Australian supermarkets are slashing their prices by up to 8% in a bid to battle the German discount giant Aldi, who entered the sector last month and is threatening to win over consumers. At one point, the struggling Coles Myer group dropped price tags by up to 14.2% in order to undercut its popular rival.

The discounts are largely being introduced in the stores that are situated close to an Aldi outlet, and are leading to widely fluctuating prices, both across the highly competitive sector and within the separate stores of each chain itself.

These price differences are particularly noticeable on the goods in the own label range stocked by Aldi, which competitors are most anxious to match. In the case of high-profile branded goods, which Aldi does not stock, the established supermarkets are retaining their margins.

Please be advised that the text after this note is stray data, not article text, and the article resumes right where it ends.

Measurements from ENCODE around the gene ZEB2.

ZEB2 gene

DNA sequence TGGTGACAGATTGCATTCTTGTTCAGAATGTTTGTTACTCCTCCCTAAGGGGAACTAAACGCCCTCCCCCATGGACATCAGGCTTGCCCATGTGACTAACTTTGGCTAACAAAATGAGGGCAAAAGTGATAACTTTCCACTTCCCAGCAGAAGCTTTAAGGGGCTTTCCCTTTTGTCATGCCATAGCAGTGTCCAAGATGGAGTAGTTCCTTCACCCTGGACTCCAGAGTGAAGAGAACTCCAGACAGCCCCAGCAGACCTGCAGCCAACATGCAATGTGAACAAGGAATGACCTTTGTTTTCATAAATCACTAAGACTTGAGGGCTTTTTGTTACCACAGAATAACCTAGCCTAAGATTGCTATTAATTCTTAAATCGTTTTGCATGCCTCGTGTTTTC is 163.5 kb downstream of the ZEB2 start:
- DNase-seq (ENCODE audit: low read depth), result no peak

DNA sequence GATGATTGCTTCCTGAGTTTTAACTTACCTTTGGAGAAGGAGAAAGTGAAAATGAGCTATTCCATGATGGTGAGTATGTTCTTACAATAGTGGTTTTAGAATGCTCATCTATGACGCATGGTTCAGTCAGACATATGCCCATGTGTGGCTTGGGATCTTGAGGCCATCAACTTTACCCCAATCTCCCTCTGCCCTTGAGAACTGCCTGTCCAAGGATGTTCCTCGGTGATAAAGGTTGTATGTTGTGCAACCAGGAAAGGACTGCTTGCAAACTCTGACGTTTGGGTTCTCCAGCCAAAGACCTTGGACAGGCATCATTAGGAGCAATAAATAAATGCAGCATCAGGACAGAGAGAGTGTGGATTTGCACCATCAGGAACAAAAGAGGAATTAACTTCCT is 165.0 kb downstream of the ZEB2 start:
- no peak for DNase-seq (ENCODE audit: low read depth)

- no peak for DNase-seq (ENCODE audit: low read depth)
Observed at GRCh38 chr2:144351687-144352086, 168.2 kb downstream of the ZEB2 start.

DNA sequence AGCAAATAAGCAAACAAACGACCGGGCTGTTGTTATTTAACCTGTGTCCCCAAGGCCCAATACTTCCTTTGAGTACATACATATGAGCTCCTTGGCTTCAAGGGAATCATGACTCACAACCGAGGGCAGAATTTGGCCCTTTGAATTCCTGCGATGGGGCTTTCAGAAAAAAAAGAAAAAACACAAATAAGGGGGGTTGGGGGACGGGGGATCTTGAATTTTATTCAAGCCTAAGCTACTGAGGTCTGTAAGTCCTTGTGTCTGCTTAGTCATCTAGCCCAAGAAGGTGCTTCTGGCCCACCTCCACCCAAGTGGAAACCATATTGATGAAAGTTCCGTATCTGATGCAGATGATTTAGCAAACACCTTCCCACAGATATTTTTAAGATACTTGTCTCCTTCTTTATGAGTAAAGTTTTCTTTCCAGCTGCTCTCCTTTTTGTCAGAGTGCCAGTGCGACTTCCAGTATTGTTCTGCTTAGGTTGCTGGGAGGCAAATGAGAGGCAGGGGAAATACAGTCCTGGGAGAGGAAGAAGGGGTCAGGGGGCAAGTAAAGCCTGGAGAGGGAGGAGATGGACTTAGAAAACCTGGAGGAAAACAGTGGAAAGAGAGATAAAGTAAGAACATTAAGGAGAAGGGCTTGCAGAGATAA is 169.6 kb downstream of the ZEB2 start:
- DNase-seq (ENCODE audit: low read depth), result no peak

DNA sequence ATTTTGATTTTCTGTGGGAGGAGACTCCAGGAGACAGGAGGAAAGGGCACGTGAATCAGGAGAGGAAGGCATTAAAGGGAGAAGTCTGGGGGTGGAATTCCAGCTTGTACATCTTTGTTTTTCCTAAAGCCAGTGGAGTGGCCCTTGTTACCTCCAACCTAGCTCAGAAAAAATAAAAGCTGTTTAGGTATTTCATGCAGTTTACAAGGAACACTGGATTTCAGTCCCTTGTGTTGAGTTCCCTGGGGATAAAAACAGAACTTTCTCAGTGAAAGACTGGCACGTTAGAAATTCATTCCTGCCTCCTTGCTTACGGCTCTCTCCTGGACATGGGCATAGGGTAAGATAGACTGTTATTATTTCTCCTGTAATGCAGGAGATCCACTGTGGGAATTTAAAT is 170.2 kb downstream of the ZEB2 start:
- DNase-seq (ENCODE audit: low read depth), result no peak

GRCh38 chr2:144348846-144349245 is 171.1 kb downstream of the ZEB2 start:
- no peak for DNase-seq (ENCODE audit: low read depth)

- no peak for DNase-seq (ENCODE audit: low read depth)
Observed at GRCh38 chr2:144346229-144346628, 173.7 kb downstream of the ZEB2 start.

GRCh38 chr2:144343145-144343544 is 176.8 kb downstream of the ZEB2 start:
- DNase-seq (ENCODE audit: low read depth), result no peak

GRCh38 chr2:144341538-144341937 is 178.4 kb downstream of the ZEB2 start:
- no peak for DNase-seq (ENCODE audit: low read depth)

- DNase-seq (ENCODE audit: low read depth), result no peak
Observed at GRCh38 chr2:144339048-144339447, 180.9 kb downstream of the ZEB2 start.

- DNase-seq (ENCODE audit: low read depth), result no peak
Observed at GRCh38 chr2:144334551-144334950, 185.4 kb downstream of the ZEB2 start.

A survey into sector prices has discovered that the cost of a basket of goods in four supermarkets near an Aldi in Bankstown has changed a remarkable 14 times since January.

The Australian council for retail studies has confirmed that come chains are even selling goods at a loss in an attempt to boost consumer loyalty.

Interestingly however, Aldi has not responded to the pressure from its rivals with a drop in its own prices; inside a “no-frills” Aldi outlet, the only concession to the supermarket war outside is the fact that a loaf of bread is down 30 cents. The survey discovered that on average, a grocery basket from Aldi now costs A$1 more than in the Australian giants’ stores nearby.